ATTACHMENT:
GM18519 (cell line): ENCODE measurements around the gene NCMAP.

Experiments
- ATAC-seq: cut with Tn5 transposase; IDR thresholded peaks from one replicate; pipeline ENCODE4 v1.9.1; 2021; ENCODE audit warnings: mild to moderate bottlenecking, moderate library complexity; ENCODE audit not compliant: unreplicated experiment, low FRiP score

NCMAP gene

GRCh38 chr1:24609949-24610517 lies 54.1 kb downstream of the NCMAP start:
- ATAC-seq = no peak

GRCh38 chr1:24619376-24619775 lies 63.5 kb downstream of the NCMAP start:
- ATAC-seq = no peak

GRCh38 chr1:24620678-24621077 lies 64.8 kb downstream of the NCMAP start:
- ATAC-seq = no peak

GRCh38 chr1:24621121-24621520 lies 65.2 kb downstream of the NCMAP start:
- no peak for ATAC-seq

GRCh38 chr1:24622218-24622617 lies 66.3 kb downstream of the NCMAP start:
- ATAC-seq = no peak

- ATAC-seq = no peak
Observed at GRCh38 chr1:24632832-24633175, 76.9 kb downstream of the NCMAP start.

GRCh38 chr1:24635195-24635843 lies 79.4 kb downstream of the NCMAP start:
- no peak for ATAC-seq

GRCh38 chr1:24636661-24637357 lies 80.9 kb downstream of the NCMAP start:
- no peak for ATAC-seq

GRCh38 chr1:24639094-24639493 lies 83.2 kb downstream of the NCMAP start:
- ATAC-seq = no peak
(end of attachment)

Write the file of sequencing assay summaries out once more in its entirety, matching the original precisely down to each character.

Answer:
GM18519 (cell line): ENCODE measurements around the gene NCMAP.

Experiments
- ATAC-seq: cut with Tn5 transposase; IDR thresholded peaks from one replicate; pipeline ENCODE4 v1.9.1; 2021; ENCODE audit warnings: mild to moderate bottlenecking, moderate library complexity; ENCODE audit not compliant: unreplicated experiment, low FRiP score

NCMAP gene

GRCh38 chr1:24609949-24610517 lies 54.1 kb downstream of the NCMAP start:
- ATAC-seq = no peak

GRCh38 chr1:24619376-24619775 lies 63.5 kb downstream of the NCMAP start:
- ATAC-seq = no peak

GRCh38 chr1:24620678-24621077 lies 64.8 kb downstream of the NCMAP start:
- ATAC-seq = no peak

GRCh38 chr1:24621121-24621520 lies 65.2 kb downstream of the NCMAP start:
- no peak for ATAC-seq

GRCh38 chr1:24622218-24622617 lies 66.3 kb downstream of the NCMAP start:
- ATAC-seq = no peak

- ATAC-seq = no peak
Observed at GRCh38 chr1:24632832-24633175, 76.9 kb downstream of the NCMAP start.

GRCh38 chr1:24635195-24635843 lies 79.4 kb downstream of the NCMAP start:
- no peak for ATAC-seq

GRCh38 chr1:24636661-24637357 lies 80.9 kb downstream of the NCMAP start:
- no peak for ATAC-seq

GRCh38 chr1:24639094-24639493 lies 83.2 kb downstream of the NCMAP start:
- ATAC-seq = no peak